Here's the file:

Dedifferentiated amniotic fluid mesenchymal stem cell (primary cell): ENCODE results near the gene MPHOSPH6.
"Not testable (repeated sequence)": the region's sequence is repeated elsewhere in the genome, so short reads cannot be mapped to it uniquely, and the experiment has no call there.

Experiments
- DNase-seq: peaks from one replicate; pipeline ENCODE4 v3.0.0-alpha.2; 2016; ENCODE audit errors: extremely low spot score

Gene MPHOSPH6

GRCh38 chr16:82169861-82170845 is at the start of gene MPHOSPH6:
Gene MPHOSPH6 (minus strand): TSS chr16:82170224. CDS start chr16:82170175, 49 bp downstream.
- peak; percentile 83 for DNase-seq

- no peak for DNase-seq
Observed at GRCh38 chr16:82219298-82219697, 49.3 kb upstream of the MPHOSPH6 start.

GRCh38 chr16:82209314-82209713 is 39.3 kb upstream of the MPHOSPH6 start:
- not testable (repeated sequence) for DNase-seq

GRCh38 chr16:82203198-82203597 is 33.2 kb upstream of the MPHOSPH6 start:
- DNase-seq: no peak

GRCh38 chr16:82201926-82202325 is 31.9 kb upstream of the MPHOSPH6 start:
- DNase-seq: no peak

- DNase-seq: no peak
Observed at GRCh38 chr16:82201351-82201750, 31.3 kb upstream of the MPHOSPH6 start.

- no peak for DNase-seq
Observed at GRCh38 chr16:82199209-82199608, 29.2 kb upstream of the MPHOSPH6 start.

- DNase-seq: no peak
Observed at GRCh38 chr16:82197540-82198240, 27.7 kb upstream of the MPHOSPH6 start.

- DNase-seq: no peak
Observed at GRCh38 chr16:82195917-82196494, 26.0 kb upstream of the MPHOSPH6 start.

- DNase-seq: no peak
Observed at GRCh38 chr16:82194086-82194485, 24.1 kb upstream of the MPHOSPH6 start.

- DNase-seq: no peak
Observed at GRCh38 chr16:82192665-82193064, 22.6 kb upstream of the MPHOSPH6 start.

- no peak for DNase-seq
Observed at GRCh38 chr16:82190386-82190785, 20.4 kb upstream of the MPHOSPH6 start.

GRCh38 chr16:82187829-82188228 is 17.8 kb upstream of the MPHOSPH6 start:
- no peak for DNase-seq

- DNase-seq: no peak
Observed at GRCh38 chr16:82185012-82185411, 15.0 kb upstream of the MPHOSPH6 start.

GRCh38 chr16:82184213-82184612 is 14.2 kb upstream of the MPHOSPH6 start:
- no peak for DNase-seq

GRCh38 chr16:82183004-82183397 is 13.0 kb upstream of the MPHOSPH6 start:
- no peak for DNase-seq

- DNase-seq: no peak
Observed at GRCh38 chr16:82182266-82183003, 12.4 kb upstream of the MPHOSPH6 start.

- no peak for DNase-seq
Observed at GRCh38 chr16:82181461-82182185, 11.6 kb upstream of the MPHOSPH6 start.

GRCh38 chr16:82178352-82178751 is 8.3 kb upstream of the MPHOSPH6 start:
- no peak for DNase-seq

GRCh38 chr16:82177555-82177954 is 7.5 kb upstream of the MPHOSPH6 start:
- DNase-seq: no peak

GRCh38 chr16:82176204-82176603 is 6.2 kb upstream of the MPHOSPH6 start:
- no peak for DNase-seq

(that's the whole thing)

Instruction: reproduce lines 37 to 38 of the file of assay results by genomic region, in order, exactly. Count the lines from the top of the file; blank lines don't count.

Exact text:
GRCh38 chr16:82183004-82183397 is 13.0 kb upstream of the MPHOSPH6 start:
- no peak for DNase-seq